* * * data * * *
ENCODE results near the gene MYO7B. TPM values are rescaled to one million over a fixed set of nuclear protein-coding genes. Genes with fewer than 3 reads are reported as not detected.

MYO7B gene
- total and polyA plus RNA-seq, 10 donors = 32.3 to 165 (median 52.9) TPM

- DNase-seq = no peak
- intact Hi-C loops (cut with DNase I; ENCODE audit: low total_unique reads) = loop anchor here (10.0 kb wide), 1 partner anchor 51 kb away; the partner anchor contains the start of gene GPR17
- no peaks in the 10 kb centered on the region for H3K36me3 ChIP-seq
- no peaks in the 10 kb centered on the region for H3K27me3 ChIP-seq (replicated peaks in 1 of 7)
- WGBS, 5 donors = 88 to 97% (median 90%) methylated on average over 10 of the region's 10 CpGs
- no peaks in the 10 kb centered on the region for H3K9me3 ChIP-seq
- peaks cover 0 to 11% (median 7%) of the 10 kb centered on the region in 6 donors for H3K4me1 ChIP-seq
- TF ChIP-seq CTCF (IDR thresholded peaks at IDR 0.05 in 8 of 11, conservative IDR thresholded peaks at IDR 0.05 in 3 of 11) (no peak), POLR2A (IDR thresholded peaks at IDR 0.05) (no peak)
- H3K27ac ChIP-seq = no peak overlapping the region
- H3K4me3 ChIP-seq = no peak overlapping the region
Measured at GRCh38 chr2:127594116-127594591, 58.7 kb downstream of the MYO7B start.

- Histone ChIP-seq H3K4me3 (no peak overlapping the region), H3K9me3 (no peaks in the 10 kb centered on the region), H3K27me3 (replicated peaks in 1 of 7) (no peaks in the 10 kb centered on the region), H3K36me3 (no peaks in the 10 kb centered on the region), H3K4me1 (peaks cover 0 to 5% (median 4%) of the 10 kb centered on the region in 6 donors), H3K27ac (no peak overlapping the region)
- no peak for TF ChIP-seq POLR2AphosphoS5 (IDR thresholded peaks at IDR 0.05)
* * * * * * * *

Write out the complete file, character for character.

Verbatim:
ENCODE results near the gene MYO7B. TPM values are rescaled to one million over a fixed set of nuclear protein-coding genes. Genes with fewer than 3 reads are reported as not detected.

MYO7B gene
- total and polyA plus RNA-seq, 10 donors = 32.3 to 165 (median 52.9) TPM

- DNase-seq = no peak
- intact Hi-C loops (cut with DNase I; ENCODE audit: low total_unique reads) = loop anchor here (10.0 kb wide), 1 partner anchor 51 kb away; the partner anchor contains the start of gene GPR17
- no peaks in the 10 kb centered on the region for H3K36me3 ChIP-seq
- no peaks in the 10 kb centered on the region for H3K27me3 ChIP-seq (replicated peaks in 1 of 7)
- WGBS, 5 donors = 88 to 97% (median 90%) methylated on average over 10 of the region's 10 CpGs
- no peaks in the 10 kb centered on the region for H3K9me3 ChIP-seq
- peaks cover 0 to 11% (median 7%) of the 10 kb centered on the region in 6 donors for H3K4me1 ChIP-seq
- TF ChIP-seq CTCF (IDR thresholded peaks at IDR 0.05 in 8 of 11, conservative IDR thresholded peaks at IDR 0.05 in 3 of 11) (no peak), POLR2A (IDR thresholded peaks at IDR 0.05) (no peak)
- H3K27ac ChIP-seq = no peak overlapping the region
- H3K4me3 ChIP-seq = no peak overlapping the region
Measured at GRCh38 chr2:127594116-127594591, 58.7 kb downstream of the MYO7B start.

- Histone ChIP-seq H3K4me3 (no peak overlapping the region), H3K9me3 (no peaks in the 10 kb centered on the region), H3K27me3 (replicated peaks in 1 of 7) (no peaks in the 10 kb centered on the region), H3K36me3 (no peaks in the 10 kb centered on the region), H3K4me1 (peaks cover 0 to 5% (median 4%) of the 10 kb centered on the region in 6 donors), H3K27ac (no peak overlapping the region)
- no peak for TF ChIP-seq POLR2AphosphoS5 (IDR thresholded peaks at IDR 0.05)